In the mid 1950’s, the U.S. experienced 76 million births. Life expectancy increased in recent years due to advanced technologies in healthcare, especially through medicine and nutrition. Hence demand for this industry is expected to grow, irrespective of economic or market conditions. By 2030, the global population of people over the age of 60 is expected to increase to 1.5 billion. The world economy will take notice of the aging population as nations will care for their elderly.
The “Senior Care” industry is composed of healthcare agencies, nursing homes, social services agencies, and assisted living facilities. In 2018, this sector’s revenue grew to nearly $400 billion — a 6.3% gain from its previous years. Demand for this industry is expected to grow as “Baby Boomer” generation will soon enter their retirement age and the U.S. market will reach $225 billion by 2024. Furthermore, growth is especially fueled by federal regulations regarding medicare and medicaid payments, which will bring flexibility in payment solutions and offer more service options for patients.
A person becomes a senior citizen at the age of 65. Population Reference Bureau estimates that Americans aged 65 or older will grow to 98 million by 2060. That’s 24% of the world’s total population. Traditionally, immediate or extended family members held the sole responsibility to care for their elders. However, studies have shown that U.S. businesses have lost $33.6 billion each year in productivity due to employees who were also part-time caregivers. Therefore, senior care companies have become in-demand for family members to relieve their burden of caring for their elderly loved ones.
While senior care businesses are expected to increase, finding qualified employees might be a bit more difficult to process. A report called Getting to 2025: A Roadmap for the Senior Living Industry finds that to keep up with Baby Boomers’ retirement age, the senior care industry must hire 1.2 million new employees by 2025. It also has to create attractive work cultures, address regulatory changes, and roadmap successful career paths. On top of this, the senior care industry will most likely compete with other healthcare and service sectors in finding qualified employees. Hence, it’ll require innovative approaches to attract new workers.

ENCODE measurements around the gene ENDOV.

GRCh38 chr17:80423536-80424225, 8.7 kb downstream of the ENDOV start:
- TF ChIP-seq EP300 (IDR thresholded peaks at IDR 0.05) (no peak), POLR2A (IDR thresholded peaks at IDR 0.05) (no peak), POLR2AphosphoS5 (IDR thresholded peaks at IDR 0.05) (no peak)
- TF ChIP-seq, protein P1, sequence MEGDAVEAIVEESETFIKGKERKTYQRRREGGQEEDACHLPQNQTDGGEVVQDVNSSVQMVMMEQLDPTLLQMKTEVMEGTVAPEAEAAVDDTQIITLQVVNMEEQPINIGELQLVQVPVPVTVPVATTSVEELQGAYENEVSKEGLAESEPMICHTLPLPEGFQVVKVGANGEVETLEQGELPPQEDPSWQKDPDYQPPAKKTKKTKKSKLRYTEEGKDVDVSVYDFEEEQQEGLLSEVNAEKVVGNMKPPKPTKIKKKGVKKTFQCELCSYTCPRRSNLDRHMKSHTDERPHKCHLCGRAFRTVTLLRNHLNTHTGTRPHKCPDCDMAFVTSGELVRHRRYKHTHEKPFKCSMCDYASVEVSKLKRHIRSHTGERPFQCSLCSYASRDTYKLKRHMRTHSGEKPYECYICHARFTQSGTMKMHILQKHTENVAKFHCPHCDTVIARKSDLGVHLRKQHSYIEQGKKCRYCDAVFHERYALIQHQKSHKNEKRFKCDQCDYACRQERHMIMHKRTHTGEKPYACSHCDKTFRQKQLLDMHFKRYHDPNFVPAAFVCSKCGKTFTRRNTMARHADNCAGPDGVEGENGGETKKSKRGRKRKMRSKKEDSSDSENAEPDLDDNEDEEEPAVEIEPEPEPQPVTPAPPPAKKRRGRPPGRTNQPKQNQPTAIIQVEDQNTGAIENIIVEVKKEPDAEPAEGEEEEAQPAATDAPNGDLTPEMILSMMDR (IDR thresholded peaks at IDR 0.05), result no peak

- American Senior Communities reports that people aged 85 years or older will triple from 5.7 million to 14.1 by 2040.
- Population Reference Bureau finds that Americans ages 65 and older requiring home care facilities will go up by 75%, or 2.3 million, by the year 2030.
- According to American Senior Communities, females in their 80’s who live independently are considered a typical “assisted living resident”.
- The Family Caregiver Alliance reports that only one in four people ages 45 and above are prepared for long-term care financially.
- A study done by Genworth Financial shows that regarding long-term care, more than 50% of people find it burdensome to their family members.
Investment in Elderly Care Industry
To race along the fast-paced growth of the elderly care industry, top Silicon Valley venture capitalists are looking to back the caregiving marketplace. Oxford Economics quotes, “The so-called longevity economy, which services the needs of Americans over 50, is currently a $7.1 trillion market.” Well-known firms like True Link Financial, Andreessen Horowitz, and Kapor Capital are also putting their investment funds into tech startups trying to disrupt the senior care industry. However, keep note that this sector isn’t a get-rich-quick scheme. Investors looking to make quick gains should look elsewhere, as the aging economy won’t expect overnight results.
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